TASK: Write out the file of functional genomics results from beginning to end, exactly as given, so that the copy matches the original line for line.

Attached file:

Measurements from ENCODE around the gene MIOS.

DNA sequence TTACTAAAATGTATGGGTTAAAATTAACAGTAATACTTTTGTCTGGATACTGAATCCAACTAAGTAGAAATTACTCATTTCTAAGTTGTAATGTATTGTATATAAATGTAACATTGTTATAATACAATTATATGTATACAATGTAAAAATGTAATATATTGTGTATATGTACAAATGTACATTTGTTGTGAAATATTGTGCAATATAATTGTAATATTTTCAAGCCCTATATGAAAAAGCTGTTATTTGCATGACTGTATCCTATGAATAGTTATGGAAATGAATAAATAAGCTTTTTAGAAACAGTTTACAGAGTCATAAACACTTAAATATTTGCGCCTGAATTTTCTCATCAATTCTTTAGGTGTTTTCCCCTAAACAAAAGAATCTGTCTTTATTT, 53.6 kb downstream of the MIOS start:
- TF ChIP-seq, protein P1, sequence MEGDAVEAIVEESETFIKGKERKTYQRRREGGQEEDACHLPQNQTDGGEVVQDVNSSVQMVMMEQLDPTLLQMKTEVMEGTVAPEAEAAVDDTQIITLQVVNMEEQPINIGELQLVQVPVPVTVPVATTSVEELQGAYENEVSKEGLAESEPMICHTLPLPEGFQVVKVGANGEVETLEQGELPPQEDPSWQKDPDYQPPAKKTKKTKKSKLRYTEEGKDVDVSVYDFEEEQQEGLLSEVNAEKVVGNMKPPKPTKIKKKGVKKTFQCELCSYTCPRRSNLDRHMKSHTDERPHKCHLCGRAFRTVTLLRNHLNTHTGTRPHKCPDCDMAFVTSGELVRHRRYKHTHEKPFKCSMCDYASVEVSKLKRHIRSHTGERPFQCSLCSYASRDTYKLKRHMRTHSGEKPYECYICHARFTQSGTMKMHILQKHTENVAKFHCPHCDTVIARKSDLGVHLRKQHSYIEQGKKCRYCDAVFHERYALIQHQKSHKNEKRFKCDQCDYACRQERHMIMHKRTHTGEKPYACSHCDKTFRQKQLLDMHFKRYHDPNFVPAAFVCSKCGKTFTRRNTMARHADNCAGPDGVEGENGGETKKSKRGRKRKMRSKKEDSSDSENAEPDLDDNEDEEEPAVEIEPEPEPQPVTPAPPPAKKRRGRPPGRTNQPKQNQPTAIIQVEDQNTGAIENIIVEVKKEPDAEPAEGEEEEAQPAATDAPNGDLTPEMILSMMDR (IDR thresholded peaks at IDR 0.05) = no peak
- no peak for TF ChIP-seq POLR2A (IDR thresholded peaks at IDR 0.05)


Measurements from ENCODE around the gene MIOS.

DNA sequence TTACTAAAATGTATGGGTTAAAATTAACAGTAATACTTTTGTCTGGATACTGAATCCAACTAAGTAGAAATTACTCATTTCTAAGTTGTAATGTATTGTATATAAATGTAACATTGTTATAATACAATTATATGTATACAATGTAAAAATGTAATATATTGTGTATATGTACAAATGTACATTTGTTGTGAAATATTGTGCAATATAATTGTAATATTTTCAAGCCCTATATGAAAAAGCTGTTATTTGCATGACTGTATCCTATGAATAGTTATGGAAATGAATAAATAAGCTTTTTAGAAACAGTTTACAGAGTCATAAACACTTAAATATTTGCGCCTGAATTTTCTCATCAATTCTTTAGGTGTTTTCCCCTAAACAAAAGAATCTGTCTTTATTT, 53.6 kb downstream of the MIOS start:
- TF ChIP-seq, protein P1, sequence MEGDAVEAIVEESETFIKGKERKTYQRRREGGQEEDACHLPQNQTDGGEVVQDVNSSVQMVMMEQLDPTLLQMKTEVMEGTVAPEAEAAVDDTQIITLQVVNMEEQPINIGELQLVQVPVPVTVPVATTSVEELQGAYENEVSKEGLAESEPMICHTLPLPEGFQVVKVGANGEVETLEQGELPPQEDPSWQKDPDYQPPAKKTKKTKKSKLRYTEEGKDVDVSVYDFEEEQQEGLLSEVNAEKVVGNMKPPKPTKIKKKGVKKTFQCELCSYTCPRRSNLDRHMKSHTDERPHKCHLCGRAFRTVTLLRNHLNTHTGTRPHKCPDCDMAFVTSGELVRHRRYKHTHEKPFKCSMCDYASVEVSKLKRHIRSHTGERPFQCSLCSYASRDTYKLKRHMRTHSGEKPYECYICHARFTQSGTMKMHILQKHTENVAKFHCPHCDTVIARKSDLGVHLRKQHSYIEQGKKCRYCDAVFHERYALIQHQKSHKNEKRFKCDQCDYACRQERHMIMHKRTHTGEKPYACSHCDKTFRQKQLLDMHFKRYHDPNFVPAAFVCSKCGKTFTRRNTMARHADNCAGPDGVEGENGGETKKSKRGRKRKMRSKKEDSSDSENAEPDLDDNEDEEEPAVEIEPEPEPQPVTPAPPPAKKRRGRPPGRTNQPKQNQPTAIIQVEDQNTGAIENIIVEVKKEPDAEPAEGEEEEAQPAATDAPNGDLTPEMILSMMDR (IDR thresholded peaks at IDR 0.05) = no peak
- no peak for TF ChIP-seq POLR2A (IDR thresholded peaks at IDR 0.05)